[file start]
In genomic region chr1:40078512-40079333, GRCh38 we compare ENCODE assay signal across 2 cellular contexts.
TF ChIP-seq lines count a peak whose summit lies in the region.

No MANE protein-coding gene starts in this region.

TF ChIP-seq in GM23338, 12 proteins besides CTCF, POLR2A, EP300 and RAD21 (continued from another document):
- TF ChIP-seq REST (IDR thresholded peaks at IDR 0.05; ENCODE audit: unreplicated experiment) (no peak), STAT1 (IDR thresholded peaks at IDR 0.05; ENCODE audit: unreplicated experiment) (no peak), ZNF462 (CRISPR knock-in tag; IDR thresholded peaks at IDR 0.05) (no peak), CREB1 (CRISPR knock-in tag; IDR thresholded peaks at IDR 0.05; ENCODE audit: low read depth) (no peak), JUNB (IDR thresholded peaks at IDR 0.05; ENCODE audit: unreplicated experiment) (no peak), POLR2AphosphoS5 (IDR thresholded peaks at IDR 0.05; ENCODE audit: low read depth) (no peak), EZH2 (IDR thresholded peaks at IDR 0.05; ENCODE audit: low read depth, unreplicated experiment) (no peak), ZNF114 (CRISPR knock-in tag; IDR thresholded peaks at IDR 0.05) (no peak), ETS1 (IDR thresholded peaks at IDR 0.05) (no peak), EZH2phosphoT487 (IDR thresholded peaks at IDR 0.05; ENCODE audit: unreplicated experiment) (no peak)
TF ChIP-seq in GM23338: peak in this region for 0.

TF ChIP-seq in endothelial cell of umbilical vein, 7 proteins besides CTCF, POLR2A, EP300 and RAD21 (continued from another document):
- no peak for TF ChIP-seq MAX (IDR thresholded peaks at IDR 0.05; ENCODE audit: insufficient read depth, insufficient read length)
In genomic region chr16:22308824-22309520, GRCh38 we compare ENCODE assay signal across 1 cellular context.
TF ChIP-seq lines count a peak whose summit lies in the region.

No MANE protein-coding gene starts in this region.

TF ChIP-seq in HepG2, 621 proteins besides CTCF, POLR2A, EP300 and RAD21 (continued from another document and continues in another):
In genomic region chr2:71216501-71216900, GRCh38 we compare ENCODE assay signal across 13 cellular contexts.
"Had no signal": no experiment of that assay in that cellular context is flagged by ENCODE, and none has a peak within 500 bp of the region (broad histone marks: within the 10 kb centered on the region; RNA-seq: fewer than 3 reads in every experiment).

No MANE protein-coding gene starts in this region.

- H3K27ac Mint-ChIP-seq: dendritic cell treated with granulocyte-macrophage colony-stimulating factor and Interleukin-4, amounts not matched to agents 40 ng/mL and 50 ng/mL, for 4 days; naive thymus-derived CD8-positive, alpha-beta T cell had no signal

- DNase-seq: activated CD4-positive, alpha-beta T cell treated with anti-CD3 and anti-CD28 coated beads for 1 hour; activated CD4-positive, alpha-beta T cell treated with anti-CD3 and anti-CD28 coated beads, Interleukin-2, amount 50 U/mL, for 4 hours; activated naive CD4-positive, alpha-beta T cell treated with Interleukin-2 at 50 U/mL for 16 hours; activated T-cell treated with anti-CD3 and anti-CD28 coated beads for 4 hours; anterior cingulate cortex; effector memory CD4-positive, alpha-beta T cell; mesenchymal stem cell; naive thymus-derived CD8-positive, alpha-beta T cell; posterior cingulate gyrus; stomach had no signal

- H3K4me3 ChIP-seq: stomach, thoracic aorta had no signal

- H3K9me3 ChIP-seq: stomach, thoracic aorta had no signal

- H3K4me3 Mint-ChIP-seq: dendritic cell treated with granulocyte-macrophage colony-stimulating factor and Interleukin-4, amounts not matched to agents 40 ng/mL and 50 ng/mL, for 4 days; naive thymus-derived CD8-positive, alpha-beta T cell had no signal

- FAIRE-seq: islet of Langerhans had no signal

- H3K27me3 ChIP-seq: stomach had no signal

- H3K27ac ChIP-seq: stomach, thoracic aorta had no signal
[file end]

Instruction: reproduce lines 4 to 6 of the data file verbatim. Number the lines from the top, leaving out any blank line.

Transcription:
TF ChIP-seq in GM23338, 12 proteins besides CTCF, POLR2A, EP300 and RAD21 (continued from another document):
- TF ChIP-seq REST (IDR thresholded peaks at IDR 0.05; ENCODE audit: unreplicated experiment) (no peak), STAT1 (IDR thresholded peaks at IDR 0.05; ENCODE audit: unreplicated experiment) (no peak), ZNF462 (CRISPR knock-in tag; IDR thresholded peaks at IDR 0.05) (no peak), CREB1 (CRISPR knock-in tag; IDR thresholded peaks at IDR 0.05; ENCODE audit: low read depth) (no peak), JUNB (IDR thresholded peaks at IDR 0.05; ENCODE audit: unreplicated experiment) (no peak), POLR2AphosphoS5 (IDR thresholded peaks at IDR 0.05; ENCODE audit: low read depth) (no peak), EZH2 (IDR thresholded peaks at IDR 0.05; ENCODE audit: low read depth, unreplicated experiment) (no peak), ZNF114 (CRISPR knock-in tag; IDR thresholded peaks at IDR 0.05) (no peak), ETS1 (IDR thresholded peaks at IDR 0.05) (no peak), EZH2phosphoT487 (IDR thresholded peaks at IDR 0.05; ENCODE audit: unreplicated experiment) (no peak)
TF ChIP-seq in GM23338: peak in this region for 0.